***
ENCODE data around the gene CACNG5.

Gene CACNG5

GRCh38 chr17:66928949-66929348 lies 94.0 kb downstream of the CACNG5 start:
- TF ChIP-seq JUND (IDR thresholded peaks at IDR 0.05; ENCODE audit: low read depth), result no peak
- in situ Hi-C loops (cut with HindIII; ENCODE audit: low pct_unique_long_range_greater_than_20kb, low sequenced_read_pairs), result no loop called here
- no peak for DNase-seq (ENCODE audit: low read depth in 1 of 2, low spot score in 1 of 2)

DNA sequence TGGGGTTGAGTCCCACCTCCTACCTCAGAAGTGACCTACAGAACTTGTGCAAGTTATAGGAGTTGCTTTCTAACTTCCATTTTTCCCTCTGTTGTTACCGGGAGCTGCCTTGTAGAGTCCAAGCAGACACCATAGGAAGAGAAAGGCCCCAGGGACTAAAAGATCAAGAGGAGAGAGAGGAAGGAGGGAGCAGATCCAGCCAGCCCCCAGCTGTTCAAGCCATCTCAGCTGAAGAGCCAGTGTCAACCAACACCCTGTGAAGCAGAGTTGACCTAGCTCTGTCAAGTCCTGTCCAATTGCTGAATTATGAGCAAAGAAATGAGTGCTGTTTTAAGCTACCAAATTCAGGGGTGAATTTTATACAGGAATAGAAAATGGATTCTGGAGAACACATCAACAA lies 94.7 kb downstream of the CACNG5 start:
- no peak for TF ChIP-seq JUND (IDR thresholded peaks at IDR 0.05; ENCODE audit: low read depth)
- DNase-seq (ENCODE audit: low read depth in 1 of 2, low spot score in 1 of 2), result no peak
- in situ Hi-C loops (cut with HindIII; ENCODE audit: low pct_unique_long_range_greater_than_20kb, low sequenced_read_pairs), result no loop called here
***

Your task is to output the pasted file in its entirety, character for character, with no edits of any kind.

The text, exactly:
ENCODE data around the gene CACNG5.

Gene CACNG5

GRCh38 chr17:66928949-66929348 lies 94.0 kb downstream of the CACNG5 start:
- TF ChIP-seq JUND (IDR thresholded peaks at IDR 0.05; ENCODE audit: low read depth), result no peak
- in situ Hi-C loops (cut with HindIII; ENCODE audit: low pct_unique_long_range_greater_than_20kb, low sequenced_read_pairs), result no loop called here
- no peak for DNase-seq (ENCODE audit: low read depth in 1 of 2, low spot score in 1 of 2)

DNA sequence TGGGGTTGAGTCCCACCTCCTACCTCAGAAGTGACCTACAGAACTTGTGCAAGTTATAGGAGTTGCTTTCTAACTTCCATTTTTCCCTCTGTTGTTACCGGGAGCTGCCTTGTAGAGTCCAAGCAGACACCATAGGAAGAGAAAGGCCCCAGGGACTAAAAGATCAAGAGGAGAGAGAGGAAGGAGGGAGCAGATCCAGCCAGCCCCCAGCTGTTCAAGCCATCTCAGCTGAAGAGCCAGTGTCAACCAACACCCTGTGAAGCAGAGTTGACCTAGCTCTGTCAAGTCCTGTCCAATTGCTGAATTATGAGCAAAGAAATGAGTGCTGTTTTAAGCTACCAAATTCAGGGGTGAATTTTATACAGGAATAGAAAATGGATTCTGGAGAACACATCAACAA lies 94.7 kb downstream of the CACNG5 start:
- no peak for TF ChIP-seq JUND (IDR thresholded peaks at IDR 0.05; ENCODE audit: low read depth)
- DNase-seq (ENCODE audit: low read depth in 1 of 2, low spot score in 1 of 2), result no peak
- in situ Hi-C loops (cut with HindIII; ENCODE audit: low pct_unique_long_range_greater_than_20kb, low sequenced_read_pairs), result no loop called here